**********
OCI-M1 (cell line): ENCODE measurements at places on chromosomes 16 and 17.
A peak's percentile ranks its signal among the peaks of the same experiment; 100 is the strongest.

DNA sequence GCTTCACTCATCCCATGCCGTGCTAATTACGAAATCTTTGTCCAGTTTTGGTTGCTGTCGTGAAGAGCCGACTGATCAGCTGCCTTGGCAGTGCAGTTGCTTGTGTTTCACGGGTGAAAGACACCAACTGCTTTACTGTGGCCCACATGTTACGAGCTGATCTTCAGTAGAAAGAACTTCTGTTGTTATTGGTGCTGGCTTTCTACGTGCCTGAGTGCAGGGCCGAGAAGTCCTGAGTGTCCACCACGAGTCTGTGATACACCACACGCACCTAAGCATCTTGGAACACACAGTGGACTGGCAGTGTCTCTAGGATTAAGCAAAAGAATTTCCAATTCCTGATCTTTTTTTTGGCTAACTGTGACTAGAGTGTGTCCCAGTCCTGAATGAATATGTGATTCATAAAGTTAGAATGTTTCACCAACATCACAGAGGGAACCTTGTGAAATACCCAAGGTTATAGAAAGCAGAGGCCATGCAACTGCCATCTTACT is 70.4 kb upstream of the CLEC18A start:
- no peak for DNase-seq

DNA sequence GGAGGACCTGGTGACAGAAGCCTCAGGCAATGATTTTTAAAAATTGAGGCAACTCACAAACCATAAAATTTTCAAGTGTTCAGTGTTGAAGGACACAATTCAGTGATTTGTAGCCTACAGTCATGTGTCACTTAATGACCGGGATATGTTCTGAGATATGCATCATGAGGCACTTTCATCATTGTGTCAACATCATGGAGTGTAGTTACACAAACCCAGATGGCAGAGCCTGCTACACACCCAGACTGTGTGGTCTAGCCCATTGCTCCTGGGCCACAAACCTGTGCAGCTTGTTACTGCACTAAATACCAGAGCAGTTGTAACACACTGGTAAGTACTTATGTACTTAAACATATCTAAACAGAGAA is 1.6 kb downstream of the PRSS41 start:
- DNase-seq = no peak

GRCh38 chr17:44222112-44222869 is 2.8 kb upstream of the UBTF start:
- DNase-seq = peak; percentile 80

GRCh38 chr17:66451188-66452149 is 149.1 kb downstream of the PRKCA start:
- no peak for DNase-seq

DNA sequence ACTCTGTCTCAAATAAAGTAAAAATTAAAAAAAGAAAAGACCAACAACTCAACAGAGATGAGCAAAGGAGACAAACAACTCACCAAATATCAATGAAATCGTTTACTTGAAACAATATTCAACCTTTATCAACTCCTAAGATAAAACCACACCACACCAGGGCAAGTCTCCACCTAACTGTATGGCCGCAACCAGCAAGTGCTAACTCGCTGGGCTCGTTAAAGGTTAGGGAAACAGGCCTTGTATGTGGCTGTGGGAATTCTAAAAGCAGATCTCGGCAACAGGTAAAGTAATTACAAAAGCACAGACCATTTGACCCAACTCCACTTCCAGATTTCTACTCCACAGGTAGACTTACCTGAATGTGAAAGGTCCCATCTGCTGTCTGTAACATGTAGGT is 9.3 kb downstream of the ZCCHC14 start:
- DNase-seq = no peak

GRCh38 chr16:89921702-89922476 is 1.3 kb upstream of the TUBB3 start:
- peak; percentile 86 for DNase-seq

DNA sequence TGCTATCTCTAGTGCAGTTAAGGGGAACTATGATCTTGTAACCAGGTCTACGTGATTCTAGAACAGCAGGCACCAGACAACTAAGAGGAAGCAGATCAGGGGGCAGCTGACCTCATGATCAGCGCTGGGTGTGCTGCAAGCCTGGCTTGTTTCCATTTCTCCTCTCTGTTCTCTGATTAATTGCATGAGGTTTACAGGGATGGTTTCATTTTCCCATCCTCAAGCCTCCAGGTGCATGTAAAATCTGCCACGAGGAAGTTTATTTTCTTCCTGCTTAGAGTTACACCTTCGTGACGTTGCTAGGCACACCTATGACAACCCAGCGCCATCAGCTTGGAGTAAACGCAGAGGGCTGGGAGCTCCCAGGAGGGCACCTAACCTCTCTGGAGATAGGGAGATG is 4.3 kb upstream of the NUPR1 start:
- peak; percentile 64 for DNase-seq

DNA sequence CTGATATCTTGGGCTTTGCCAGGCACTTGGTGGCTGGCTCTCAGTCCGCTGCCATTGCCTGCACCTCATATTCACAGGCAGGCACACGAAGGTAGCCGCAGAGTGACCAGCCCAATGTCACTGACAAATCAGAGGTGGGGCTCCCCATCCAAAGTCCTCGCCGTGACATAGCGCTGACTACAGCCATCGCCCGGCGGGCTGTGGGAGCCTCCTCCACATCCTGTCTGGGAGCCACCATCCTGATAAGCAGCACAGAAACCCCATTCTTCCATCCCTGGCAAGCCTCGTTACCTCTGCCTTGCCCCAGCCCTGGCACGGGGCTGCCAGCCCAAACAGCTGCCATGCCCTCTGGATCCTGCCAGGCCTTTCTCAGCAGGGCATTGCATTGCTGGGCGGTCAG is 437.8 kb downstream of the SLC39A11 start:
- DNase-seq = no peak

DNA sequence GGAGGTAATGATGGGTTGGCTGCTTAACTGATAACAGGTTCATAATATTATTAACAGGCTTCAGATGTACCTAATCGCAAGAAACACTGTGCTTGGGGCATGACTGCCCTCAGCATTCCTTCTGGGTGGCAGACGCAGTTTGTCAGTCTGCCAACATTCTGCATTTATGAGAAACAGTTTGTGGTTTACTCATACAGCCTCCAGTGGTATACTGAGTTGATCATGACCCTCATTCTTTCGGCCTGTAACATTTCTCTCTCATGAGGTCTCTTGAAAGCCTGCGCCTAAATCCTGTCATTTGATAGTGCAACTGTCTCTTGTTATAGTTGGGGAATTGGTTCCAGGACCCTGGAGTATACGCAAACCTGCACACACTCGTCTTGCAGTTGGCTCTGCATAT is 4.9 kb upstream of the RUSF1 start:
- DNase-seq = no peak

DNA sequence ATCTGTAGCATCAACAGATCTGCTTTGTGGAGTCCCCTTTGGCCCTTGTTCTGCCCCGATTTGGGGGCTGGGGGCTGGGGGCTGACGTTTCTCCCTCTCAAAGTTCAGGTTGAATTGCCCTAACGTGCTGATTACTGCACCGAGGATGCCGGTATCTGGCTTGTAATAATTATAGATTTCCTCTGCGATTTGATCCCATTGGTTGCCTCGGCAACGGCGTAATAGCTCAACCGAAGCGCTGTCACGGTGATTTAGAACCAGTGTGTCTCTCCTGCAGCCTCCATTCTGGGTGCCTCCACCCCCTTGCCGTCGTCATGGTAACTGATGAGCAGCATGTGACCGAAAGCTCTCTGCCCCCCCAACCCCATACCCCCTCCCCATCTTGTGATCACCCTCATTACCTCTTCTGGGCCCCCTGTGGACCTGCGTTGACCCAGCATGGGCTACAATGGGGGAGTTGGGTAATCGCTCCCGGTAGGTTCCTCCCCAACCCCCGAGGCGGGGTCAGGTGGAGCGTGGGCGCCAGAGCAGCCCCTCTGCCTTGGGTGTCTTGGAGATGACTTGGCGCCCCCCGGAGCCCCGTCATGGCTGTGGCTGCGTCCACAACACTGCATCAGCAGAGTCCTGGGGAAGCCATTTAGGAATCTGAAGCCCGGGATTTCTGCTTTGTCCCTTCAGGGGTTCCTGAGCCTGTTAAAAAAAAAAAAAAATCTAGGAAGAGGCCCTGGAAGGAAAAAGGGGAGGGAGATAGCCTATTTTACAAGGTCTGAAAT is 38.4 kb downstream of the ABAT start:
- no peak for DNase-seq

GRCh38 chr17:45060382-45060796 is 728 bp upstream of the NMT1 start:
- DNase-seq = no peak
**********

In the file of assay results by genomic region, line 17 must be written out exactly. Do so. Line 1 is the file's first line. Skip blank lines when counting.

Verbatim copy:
DNA sequence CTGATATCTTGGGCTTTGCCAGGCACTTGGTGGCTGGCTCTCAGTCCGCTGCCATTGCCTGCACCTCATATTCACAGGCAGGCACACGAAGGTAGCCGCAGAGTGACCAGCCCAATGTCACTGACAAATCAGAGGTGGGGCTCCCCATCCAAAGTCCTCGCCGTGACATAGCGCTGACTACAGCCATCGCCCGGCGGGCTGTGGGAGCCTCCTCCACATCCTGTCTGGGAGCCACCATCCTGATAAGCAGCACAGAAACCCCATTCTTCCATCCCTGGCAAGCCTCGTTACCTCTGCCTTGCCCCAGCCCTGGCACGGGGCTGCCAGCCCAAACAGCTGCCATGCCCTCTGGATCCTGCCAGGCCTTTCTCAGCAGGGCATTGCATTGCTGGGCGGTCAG is 437.8 kb downstream of the SLC39A11 start: